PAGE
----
Chess Lessons by Lee Duigon: Lesson Sixteen

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Let me introduce the subject of chess openings. This is not cutting-edge opening theory. It’s just me, going by experience. And I think we ought to start with general principles. Way too many openings for anyone to learn, but these general principles pretty much always apply.

1. Try to be strong in the center of the board: either directly, by moving pawns and pieces there, or indirectly from somewhere on one or both flanks, stationing your men so that they can get to the center quickly.

2. Knights are best somewhere around the middle of the board. Chess saying, “Knights on the rim are dim,” is usually true.

3. Usually it’s wise to castle as soon as possible.

4. Develop as many pieces as quickly as you can–don’t leave them in their starting spots unless you have a good reason for it. “Develop” means to put them in position to attack or defend as needed.

5. Rooks do best when they have room to shoot to the other end of the board, and when they are in position to support or defend each other. Sometimes the Queen can join them, forming what we call a battery. Try not to cut them off from each other unless there’s a good reason for it. (Any chess move ought to be made for a reason. But you’d be surprised how hard that can be for a beginner to learn.)

6. Bishops like clear diagonals, the longer, the better. If your Bishop winds up bottled up behind your own pawns, we call that a bad bishop. Try to position bishops where they’ll have some room to operate. Unlike Knights, Bishops can be tucked into corner squares and still be powerful.

7. Remember that pawns can never move backward; so when you move one forward, it ought to be for a reason–either to defend something (Pawns are good at that) or to open up room for your stronger pieces.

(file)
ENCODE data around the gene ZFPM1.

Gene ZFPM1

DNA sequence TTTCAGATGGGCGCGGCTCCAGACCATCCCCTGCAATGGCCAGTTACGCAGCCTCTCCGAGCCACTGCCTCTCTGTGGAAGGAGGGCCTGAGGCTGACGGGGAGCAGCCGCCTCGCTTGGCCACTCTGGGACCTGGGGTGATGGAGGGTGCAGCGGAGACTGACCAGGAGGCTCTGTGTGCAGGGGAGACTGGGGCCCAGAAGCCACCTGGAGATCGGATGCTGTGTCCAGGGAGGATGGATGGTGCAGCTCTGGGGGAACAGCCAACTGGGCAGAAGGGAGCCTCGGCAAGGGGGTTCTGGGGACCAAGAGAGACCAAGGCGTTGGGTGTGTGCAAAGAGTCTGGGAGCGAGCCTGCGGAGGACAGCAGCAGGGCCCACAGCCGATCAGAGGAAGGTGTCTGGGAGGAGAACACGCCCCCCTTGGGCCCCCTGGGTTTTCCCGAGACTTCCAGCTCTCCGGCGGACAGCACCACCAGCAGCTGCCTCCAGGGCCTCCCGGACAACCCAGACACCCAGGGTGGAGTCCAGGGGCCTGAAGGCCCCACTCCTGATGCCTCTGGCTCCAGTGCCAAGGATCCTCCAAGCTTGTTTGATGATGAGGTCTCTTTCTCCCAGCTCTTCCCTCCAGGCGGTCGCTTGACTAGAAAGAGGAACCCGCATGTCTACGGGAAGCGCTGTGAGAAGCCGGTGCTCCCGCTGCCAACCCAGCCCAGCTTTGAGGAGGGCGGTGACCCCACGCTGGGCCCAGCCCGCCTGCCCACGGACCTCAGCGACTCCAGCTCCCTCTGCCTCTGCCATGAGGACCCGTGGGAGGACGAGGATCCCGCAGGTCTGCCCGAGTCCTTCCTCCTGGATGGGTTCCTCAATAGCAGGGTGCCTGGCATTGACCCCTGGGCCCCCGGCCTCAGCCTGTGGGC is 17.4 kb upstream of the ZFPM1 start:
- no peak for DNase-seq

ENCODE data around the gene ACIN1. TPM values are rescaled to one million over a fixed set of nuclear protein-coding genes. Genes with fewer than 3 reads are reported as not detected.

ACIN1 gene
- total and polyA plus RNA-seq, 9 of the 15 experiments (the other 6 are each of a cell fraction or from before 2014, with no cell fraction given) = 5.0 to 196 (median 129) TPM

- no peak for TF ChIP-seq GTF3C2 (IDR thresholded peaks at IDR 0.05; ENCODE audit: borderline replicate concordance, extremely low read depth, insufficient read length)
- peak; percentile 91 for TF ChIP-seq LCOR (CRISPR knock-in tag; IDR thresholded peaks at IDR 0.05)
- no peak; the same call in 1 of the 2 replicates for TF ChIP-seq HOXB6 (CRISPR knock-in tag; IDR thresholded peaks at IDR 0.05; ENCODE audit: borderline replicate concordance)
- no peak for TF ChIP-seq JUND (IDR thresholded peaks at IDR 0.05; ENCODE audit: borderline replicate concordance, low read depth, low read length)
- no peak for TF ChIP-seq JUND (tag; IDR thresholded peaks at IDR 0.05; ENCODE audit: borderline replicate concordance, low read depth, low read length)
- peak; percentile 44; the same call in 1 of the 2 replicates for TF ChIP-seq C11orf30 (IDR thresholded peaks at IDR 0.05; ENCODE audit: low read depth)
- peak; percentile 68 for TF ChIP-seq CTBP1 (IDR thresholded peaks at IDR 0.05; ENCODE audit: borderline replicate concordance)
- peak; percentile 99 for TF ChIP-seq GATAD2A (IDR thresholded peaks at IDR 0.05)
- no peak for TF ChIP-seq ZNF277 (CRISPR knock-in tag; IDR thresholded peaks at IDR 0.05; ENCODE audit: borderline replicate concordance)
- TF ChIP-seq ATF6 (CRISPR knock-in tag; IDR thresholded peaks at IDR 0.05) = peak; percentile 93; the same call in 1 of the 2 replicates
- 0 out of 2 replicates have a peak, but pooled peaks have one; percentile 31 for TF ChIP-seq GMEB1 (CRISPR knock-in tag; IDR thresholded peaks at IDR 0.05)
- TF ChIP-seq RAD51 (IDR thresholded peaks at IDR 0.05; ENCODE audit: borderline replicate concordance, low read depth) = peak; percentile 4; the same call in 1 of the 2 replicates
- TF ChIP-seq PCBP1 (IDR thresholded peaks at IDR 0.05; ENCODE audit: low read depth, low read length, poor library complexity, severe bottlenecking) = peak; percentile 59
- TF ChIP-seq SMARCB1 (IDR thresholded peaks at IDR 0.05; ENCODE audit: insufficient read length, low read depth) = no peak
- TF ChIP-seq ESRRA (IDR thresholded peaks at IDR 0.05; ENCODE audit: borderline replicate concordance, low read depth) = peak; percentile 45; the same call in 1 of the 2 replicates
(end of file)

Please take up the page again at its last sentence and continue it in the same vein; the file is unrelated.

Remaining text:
8. Pawns that wind up back-to-back, aka doubled pawns, can’t defend each other and are best avoided–until you know a lot more about chess. Then it’s not such a big problem.
If you keep these principles in mind, practice them, and use them to direct your moves, you won’t be discomfited by any opening which your opponent might use.

– Lee Duigon on March 13th, 2019

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The Bell Mountain Series!!!

Chess Lessons by Lee Duigon: Lesson Fifteen

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All right, let’s try this–nothing ventured, nothing gained. My friends and I sort of invented this opening before we were old enough to read chess books. It served us well until we got better at chess.

We call this the Playground Opening. It will work if your opponent is inexperienced, or if he takes you so lightly that he isn’t really thinking. You have to be playing White to do it. Here it is.

1.e4, e5 2. Qh5, g6 [this is the careless move that kills him] 3.Qxe5 check, Ne7 4. Qxh8, $#@#$!

After this, your chief concerns should be to get your Queen out of there and develop more pies (Nf3, Bc4, etc.). The temptation is to leave the Queen in Black’s territory and pick off some Pawns–but don’t do that, she might get trapped.

Remember that the opponent, in chess openings, very often doesn’t make the moves he’s supposed to make. Don’t let that discourage you. Just keep playing and try to gain experience.

Let me know how you make out!

– Lee Duigon on March 3rd, 2019

I highly recommend the Bell Mountain Series by Lee Duigon!!

Lesson Sixteen is coming next Wednesday!

Chess Lessons by Lee Duigon: Lesson Fourteen

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I want to get you started on chess openings. It’s a complicated subject, and I’ll take it slow. Openings are probably my favorite part of chess.